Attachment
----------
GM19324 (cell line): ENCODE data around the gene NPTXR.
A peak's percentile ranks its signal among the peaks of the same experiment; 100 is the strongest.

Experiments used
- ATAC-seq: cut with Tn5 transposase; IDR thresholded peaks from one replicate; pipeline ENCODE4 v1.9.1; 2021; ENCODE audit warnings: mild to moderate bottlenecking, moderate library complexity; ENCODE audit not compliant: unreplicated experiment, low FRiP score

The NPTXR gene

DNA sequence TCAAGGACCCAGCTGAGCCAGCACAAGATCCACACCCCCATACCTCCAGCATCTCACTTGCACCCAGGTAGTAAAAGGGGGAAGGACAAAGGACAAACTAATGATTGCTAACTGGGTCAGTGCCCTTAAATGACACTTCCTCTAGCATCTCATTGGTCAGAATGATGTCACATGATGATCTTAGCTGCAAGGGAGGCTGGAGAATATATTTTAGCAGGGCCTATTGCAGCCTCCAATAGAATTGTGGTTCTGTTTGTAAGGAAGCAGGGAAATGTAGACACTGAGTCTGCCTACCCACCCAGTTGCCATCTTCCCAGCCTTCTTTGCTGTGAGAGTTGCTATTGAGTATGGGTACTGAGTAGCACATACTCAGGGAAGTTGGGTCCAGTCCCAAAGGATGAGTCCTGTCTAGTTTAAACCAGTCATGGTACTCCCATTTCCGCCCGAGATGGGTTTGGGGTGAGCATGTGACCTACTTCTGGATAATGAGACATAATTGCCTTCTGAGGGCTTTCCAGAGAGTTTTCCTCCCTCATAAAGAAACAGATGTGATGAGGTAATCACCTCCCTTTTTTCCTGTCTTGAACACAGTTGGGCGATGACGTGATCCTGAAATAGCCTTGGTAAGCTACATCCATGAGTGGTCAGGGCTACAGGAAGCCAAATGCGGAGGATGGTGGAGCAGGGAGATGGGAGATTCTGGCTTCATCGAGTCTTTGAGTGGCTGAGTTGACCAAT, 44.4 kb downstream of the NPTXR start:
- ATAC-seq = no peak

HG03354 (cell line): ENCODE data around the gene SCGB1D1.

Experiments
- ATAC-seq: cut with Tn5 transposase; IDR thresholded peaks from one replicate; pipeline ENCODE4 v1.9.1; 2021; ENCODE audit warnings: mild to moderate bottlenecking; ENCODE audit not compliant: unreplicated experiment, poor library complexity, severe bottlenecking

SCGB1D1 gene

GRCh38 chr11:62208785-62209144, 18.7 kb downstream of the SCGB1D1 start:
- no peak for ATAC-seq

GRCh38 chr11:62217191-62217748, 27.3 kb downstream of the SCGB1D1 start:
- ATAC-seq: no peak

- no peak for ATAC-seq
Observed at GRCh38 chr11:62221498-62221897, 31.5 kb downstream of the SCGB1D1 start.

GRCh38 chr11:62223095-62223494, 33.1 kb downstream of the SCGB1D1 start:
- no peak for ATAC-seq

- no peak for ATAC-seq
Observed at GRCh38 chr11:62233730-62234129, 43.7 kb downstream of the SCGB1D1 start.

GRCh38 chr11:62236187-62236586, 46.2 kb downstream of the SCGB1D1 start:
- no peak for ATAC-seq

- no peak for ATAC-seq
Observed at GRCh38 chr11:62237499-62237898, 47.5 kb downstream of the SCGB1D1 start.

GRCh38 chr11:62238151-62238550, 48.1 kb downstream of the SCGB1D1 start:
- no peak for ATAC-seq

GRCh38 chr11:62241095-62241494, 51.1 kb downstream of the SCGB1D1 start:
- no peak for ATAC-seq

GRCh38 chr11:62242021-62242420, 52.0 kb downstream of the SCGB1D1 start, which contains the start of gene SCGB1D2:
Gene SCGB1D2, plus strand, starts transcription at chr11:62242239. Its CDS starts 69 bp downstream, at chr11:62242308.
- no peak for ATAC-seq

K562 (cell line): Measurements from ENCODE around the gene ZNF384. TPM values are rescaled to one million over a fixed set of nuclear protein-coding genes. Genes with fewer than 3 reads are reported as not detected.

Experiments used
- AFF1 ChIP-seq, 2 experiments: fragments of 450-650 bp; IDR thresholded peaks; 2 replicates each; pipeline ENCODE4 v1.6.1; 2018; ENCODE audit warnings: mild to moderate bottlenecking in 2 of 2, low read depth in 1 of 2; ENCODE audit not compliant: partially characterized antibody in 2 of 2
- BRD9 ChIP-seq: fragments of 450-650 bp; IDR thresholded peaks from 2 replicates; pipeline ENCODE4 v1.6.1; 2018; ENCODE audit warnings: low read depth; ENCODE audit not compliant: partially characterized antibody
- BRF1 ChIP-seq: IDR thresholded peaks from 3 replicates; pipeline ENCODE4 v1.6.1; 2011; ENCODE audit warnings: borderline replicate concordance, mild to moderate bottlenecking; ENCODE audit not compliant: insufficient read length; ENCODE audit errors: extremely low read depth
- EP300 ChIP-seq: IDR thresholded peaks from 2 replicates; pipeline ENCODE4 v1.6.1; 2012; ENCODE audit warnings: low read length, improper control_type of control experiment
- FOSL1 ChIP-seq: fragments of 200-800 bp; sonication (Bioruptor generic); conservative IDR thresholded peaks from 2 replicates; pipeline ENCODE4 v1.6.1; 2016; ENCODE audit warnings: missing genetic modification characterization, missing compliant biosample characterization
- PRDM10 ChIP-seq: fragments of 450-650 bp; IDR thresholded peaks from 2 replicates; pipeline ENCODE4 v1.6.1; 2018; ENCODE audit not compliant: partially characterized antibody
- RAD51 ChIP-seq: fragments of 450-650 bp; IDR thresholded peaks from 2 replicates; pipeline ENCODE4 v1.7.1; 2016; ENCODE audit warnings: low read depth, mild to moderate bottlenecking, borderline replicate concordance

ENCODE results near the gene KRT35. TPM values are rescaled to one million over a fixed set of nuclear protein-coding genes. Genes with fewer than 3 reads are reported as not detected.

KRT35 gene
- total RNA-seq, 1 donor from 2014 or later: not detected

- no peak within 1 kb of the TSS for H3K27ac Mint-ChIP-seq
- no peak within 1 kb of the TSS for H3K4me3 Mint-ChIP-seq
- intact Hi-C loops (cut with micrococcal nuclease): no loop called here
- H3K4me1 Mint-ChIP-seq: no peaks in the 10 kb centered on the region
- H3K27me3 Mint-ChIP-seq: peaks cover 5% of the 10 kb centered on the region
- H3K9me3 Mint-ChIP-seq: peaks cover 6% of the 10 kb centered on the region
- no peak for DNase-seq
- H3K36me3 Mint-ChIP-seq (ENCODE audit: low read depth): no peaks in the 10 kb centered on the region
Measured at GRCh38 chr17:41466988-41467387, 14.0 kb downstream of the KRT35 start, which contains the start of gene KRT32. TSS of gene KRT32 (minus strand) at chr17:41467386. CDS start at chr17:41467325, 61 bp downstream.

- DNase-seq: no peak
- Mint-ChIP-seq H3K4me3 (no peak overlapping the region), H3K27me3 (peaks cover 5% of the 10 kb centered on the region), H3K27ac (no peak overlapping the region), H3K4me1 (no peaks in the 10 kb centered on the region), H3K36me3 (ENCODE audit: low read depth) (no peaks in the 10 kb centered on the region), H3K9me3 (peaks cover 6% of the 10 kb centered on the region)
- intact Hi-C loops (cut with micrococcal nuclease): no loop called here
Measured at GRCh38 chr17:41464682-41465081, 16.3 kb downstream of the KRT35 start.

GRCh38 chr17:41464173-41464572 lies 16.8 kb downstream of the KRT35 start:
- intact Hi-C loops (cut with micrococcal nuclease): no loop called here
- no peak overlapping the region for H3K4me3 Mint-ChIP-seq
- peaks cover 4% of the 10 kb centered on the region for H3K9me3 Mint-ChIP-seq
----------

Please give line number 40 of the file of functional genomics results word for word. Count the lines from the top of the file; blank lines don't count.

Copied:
- PRDM10 ChIP-seq: fragments of 450-650 bp; IDR thresholded peaks from 2 replicates; pipeline ENCODE4 v1.6.1; 2018; ENCODE audit not compliant: partially characterized antibody